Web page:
Nation & World

Sep 19, 5:22 AM EDT

The Latest: UN says about 421,000 people have fled Myanmar

AP Photo
AP Photo/Uncredited

Cyclone widows forced to become breadwinners in Myanmar's vital fishing industry
Yangon Before and After the Cyclone
Cyclone Kills Thousands in Myanmar
Latest News
Reactions to Myanmar leader Aung San Suu Kyi's speech

Under fire over Rohingya, Suu Kyi defends Myanmar actions

The Latest: UN says about 421,000 people have fled Myanmar

AP PHOTOS: A young Rohingya mother's horrified discovery

From India to Malaysia, Rohingya face hardship, uncertainty

Web Link
Podcast: ''Tiger Man'' Creates World's Largest Tiger Reserve in Myanmar

NAYPYITAW, Myanmar (AP) -- The Latest on the violence in Myanmar's Rakhine state and the exodus of hundreds of thousands of Rohingya Muslims to Bangladesh (all times local):

3 p.m.

The U.N.'s migration agency says about 421,000 people have fled from Myanmar to neighboring Bangladesh in less than a month amid a security crackdown allegedly targeting the Rohingya Muslim minority.

Spokesman Joel Millman of the International Organization for Migration says an estimated 20,000 people are flowing across Myanmar's border into Bangladesh every day. IOM is the "lead agency" among U.N. agencies in Bangladesh helping to deal with the refugee flow since Aug. 25.

UNICEF spokeswoman Marixie Mercado said the children's agency now estimates that over a quarter-million children have fled Myanmar over the last 25 days.

Speaking to reporters at a U.N. briefing Tuesday in Geneva, Millman cited estimates that at least 14,000 pregnant women had crossed the border. "It's probably quite a bit more than that - but that's the number they have confirmed."


3 p.m.

The head of a team of U.N. human rights investigators says comments by Myanmar leader Aung San Suu Kyi "bode well" for its so-far unsuccessful efforts to gain access to the country.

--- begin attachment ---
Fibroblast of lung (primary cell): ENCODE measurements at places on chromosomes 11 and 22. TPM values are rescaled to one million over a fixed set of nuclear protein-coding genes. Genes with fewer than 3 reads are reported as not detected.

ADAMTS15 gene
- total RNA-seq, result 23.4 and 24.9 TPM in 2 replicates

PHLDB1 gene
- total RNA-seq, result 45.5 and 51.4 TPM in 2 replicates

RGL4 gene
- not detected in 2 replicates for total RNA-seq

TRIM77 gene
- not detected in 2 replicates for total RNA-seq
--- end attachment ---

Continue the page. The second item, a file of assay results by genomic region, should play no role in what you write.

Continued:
Marzuki Darusman decried stepped-up violence in Myanmar and an exodus of Rohingya Muslims over the last month, and asked the U.N.-backed Human Rights Council for a six-month extension until next September for his team's first written report. He took the chairmanship of the council's new fact-finding mission on Myanmar in July.

Addressing the council, Darusman cited "two main issues" gleaned from Suu Kyi's speech earlier Tuesday: Myanmar's government was ready to accept returnees once procedures are worked out, and ready to be "globally scrutinized by the international community."

Myanmar's government has previously denied access to the fact-finding mission.


2:30 p.m.

Rights groups are critical of Myanmar leader Aung San Suu Kyi's defense of her country's conduct in violence that has driven out more than 400,000 Rohingya Muslims, but some observers are glad that she invited diplomats to travel to northern Rakhine state to see for themselves.

Suu Kyi said Tuesday that most Muslims within the conflict zone stayed and that "more than 50 percent of their villages were intact."

She says the government is working to restore normalcy. Rohingya, however, blame government forces for driving them out.

Amnesty International regional director James Gomez accused Suu Kyi of "a mix of untruths and victim-blaming."

But Andrew Kirkwood of the United Nations' Office for Project services said it was positive that Suu Kyi welcomed the international community to parts of northern Rakhine.

© 2017 The Associated Press. All rights reserved. This material may not be published, broadcast, rewritten or redistributed. Learn more about our Privacy Policy and Terms of Use.



Sign up today for the latest headlines from U.S. News and World Report delivered to you free.


Personalize your U.S. News with our feeds of blogs and breaking news headlines.


U.S. News daily briefings are also available on your mobile device.